The more common form, ADPKD mostly presents in adulthood and is a multisystem disorder characterised by slow growing renal cysts, found in the distal part of the nephron and the collecting ducts (5). It is mostly attributed to the mutation in PKD1 (80%) or PKD2 (15%) genes, located in chromosomes 16p13.3 and 4q22.1, respectively and coding for Polycystin 1 and 2 (PC1 and PC2) proteins, respectively (4). Mutation in polycystic kidney and hepatic disease 1 gene (PKHD1) is considered as the chief cause, which codes for fibrocystin (6). The paired renal arteries arise from abdominal aorta at a level, just below the origin of superior mesenteric artery (7).

Two cases of ADPKD were reported by Bear RA, in 1974, one with unilateral ADPKD and agenesis of the opposite kidney and the other case with unilateral ADPKD and opposite kidney removed. The family history of the former case revealed polycystic kidney in father, who later died of hypertension and kidney failure (8).

Levine E and Huntrakoon M, reported two cases using abdominal Computerised Tomography (CT) and proposed the term Unilateral Renal Cystic Disease (URCD) as a distinct disease entity from ADPKD. They proposed that, URCD was little different from ADPKD, as the former is usually located unilaterally, not associated with any family history and usually does not progress to kidney failure (9).

In a histopathological study reported by Shakuntala N and Sujatha K, most of the cysts were situated in the cortical region of kidney. No clue of communication was found in the cysts located in parenchyma. According to them, the cysts were lined by collagenous fibres and ill-defined epithelium, with bloody lumen in some of them (10). However, in the present case, cysts were found to be encroaching the whole cortex and almost 80% medulla with poorly differentiable proximal and distal convoluted tubules.

The present case is a lot in concurrence with a research by Kaur M et al., in 2012, who also reported multiple cysts only on the left side of an old male cadaver along with dilated ureter. They also reported the presence of dual renal arteries on the right side without any abnormality in other visceras. However, they reported slightly larger dimensions of left cystic kidney compared to the right one in contrast to the present study findings, where the left cystic kidney appeared smaller than its right counterpart. In present case, double renal arteries on the right side were arising from anterior and posterior aspects of abdominal aorta whereas in their study, right renal artery appeared from aorta which after a short distance divided into two parts with main trunk entering the hilum of right kidney and the branch entering the kidney through its upper pole (11). Extra renal arteries usually arise from abdominal aorta or one of its branches and various studies support the fact that, their presence might be associated with other conditions like increased blood pressure or blockage in urinary tract, when ureter is compressed or even renal transplantation failure (11),(12). However, in the present case, authors could not find any such association with polycystic kidney in the cadaver.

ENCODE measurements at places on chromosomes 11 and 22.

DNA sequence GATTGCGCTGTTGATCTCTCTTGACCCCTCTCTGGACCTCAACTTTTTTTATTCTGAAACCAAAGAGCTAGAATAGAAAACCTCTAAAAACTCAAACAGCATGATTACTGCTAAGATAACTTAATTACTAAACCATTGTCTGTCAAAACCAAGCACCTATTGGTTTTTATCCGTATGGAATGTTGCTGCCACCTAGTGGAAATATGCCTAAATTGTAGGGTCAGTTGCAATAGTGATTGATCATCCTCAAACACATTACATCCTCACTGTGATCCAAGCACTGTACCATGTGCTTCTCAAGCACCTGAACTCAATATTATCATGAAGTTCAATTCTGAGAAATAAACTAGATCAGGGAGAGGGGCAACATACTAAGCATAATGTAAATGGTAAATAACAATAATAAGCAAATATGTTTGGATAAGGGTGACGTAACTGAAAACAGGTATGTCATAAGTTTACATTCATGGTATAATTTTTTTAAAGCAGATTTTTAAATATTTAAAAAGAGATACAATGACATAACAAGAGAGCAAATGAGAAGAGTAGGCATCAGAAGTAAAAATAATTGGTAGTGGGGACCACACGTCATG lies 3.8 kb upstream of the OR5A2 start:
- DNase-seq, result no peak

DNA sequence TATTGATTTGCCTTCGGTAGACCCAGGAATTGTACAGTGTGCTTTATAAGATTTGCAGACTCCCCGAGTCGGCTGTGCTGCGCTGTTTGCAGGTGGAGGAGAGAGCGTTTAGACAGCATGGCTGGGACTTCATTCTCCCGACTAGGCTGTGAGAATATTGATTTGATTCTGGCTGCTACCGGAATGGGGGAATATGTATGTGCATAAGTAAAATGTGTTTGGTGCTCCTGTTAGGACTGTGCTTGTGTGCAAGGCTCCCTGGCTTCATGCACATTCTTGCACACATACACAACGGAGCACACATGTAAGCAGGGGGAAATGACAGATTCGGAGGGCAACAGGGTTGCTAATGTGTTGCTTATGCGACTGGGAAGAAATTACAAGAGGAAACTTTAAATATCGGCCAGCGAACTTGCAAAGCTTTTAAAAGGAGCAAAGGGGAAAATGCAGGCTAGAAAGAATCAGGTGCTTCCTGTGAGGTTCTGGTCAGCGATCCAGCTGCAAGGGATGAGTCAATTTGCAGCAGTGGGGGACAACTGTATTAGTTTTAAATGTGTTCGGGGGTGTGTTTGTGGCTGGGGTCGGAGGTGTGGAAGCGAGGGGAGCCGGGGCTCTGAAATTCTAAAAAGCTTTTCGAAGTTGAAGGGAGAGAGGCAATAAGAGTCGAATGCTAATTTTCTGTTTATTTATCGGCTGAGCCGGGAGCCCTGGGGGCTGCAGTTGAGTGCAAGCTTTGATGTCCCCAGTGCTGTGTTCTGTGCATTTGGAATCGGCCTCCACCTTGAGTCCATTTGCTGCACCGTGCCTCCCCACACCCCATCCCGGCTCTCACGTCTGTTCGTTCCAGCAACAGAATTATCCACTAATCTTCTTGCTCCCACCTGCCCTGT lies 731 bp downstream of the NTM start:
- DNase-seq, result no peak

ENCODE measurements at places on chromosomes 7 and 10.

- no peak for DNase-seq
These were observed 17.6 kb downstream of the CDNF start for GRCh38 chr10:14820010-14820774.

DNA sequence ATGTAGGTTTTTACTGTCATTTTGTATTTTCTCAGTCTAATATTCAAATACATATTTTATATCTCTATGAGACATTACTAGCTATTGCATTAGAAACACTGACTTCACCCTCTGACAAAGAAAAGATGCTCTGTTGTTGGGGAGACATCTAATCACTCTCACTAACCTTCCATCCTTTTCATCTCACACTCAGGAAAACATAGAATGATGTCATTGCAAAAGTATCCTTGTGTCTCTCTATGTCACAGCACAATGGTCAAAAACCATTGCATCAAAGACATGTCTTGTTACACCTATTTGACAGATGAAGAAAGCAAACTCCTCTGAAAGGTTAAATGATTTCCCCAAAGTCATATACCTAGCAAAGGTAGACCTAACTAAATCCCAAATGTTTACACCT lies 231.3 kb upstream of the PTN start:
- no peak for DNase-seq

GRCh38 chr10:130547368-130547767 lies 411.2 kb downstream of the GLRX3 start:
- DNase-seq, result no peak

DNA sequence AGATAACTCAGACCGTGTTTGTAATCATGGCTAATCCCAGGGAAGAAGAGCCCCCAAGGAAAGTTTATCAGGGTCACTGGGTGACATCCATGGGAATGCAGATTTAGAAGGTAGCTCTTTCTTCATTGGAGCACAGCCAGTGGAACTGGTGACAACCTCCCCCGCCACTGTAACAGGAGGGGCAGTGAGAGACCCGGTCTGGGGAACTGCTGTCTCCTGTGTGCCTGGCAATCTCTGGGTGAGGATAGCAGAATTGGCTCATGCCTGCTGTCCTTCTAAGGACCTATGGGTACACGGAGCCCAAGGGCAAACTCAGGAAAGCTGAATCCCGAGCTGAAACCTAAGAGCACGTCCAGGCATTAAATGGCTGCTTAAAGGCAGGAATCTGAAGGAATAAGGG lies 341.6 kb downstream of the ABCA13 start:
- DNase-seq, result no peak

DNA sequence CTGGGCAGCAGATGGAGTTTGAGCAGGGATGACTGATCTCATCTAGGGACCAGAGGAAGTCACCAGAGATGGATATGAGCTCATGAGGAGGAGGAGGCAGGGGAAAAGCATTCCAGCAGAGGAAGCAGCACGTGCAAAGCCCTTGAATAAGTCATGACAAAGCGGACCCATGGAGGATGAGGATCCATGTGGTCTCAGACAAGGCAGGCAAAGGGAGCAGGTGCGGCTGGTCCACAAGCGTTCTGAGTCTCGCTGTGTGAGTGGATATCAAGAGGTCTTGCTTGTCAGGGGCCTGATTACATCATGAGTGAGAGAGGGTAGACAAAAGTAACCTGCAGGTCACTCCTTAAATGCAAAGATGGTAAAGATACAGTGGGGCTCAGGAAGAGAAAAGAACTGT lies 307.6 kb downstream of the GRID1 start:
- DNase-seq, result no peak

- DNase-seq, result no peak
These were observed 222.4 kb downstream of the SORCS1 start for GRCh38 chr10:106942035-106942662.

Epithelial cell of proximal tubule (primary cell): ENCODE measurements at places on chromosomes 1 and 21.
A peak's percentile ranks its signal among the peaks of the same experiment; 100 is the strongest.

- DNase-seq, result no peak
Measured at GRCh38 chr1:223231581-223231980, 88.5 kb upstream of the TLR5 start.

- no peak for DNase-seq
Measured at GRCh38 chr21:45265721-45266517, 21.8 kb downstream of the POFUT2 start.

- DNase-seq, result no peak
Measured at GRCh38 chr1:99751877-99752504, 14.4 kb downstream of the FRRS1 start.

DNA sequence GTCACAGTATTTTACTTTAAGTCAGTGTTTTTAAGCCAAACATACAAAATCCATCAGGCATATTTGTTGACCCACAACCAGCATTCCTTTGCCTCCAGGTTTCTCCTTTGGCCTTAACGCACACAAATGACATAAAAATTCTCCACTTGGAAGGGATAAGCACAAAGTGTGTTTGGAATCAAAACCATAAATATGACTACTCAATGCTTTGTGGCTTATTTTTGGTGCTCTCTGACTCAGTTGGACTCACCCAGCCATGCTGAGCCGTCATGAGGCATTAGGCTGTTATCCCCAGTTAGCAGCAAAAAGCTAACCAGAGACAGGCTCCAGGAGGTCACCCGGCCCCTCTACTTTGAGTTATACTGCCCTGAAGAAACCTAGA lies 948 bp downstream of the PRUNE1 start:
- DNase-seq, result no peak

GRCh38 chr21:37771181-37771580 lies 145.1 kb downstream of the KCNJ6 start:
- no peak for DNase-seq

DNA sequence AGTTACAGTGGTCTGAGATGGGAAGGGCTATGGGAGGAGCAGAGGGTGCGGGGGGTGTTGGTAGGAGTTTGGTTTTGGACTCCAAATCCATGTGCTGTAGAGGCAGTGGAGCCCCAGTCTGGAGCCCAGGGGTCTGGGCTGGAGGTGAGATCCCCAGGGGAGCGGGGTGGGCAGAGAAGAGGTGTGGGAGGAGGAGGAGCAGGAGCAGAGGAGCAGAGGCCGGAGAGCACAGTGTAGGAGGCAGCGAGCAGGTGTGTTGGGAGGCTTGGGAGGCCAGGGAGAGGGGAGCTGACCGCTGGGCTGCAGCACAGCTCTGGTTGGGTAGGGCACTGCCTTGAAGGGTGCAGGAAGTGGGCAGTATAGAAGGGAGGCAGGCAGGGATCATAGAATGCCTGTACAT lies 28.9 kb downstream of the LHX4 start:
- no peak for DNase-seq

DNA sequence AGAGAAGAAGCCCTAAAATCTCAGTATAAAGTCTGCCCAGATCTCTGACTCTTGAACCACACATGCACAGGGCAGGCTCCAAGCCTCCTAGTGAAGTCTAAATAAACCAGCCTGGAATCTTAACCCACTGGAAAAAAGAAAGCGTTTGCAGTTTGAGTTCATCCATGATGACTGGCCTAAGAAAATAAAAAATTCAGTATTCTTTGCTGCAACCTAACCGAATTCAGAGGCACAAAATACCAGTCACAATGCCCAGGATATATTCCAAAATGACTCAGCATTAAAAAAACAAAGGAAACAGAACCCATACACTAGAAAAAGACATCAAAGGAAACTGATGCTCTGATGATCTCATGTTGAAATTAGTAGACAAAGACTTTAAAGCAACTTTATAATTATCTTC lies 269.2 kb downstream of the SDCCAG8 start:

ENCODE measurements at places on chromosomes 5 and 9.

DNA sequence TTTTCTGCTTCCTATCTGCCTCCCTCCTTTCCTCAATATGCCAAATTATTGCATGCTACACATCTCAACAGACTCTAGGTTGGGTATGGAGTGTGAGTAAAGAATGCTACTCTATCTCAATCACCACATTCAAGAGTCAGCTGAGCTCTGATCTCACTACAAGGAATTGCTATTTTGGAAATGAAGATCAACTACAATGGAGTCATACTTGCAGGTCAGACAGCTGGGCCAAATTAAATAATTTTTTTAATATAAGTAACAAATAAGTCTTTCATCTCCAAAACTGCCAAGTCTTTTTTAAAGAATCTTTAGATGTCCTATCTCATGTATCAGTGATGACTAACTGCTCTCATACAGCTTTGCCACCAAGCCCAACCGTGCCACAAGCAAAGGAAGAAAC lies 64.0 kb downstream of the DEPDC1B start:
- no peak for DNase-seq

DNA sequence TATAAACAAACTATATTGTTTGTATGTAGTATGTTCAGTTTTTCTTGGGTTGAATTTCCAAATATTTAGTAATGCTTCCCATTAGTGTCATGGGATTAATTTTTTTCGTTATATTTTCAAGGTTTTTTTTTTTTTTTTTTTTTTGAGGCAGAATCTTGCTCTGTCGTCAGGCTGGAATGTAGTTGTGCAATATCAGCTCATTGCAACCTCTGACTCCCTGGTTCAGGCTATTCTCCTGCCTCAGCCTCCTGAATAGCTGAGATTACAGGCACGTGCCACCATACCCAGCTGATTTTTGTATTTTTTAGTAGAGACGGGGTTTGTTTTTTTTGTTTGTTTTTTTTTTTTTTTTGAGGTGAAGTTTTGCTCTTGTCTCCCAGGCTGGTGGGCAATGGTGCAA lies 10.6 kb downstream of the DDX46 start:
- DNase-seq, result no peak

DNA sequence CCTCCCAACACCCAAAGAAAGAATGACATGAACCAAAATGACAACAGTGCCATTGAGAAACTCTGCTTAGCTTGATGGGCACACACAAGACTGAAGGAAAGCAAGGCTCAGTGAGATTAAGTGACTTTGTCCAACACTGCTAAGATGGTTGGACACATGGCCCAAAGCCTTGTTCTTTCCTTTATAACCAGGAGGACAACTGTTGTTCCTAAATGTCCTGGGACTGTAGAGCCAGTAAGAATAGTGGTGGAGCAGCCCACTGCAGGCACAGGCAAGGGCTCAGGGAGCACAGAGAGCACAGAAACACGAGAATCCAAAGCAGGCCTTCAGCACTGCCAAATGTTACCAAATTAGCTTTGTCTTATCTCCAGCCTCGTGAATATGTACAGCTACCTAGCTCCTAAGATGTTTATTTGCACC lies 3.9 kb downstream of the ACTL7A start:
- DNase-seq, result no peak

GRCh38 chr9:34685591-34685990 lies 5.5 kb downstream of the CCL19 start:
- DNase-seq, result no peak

Although in the present case report, no other clinical condition was observed to be associated with polycystic kidney or accessory renal artery on dissection or from medical history, but thorough awareness and understanding of these variations is of paramount significance for surgeons for various surgeries.


Garfield K, Leslie SW. Simple Renal Cyst. In: StatPearls. Treasure Island (FL): StatPearls Publishing; 2021.
Kaur J. Multiple cysts of kidney-A cadaveric study. J Acad Indus Res. 2013;1(8):443-46
Singh V. Text book of Clinical Embryology, 1e. Gurgaon: Elesvier; 2012.
Igarashi P, Somlo S. Polycystic kidney disease. J Am Soc Nephrol. 2007;18(5):1371-73. Doi:10.1681/ASN.2007030299. [crossref] [PubMed]
Bergmann C, Guay-Woodford LM, Harris PC, Horie S, Peters DJM, Torres VE. Polycystic kidney disease. Nat Rev Dis Primers. 2018;4(1):50. Doi: 10.1038/ s41572-018-0047-y. PMID: 30523303; PMCID: PMC6592047. [crossref] [PubMed]
Cornec-Le Gall E, Torres VE, Harris PC. Genetic complexity of autosomal dominant polycystic kidney and liver diseases. J Am Soc Nephrol. 2018;29(1):13- 23. Doi: 10.1681/ASN.2017050483. Epub 2017 Oct 16. PMID: 29038287; PMCID: PMC5748917. [crossref] [PubMed]
Standring S. Gray’s Anatomy: The Anatomical Basis of Clinical Practice. 2016.
Bear RA. Solitary kidney affected with polycystic disease: A report of 2 cases. J Urol. 1974;111(5):566-67. [crossref] [PubMed]
Levine E, Huntrakoon M. Unilateral renal cystic disease: CT findings. J Comput Assist Tomogr. 1989;13(2):273-76. Doi:10.1097/00004728-198903000-00017. [crossref] [PubMed]
Shakuntala N, Sujatha K. A histopathological observation made on cystic kidneys obtained from human cadavers. Int J Anat Res. 2019;7(4.2):7056-59. ISSN 2321-4287. [crossref]
Kaur M. Wazir S, Mahajan A. Anomalies by Birth in Urogenital System:Clinical Aspect. International Journal of Basic Medical Sciences and Pharmacy. 2012;2(1). ISSN:2049-4963.
Bude RO, Forauer AR, Caoili EM, Ngheim HV. Is it necessary to study accessory arteries when screening the renal arteries for renovascular hypertension? Radiology. 2003;226(2):380-85. [crossref] [PubMed]

DOI and Others

DOI: 10.7860/JCDR/2022/57327.16901

Date of Submission: Apr 25, 2022
Date of Peer Review: May 28, 2022
Date of Acceptance: Jul 04, 2022
Date of Publishing: Oct 01, 2022

• Financial or Other Competing Interests: None
• Was informed consent obtained from the subjects involved in the study? NA
• For any images presented appropriate consent has been obtained from the subjects. NA

• Plagiarism X-checker: Apr 29, 2022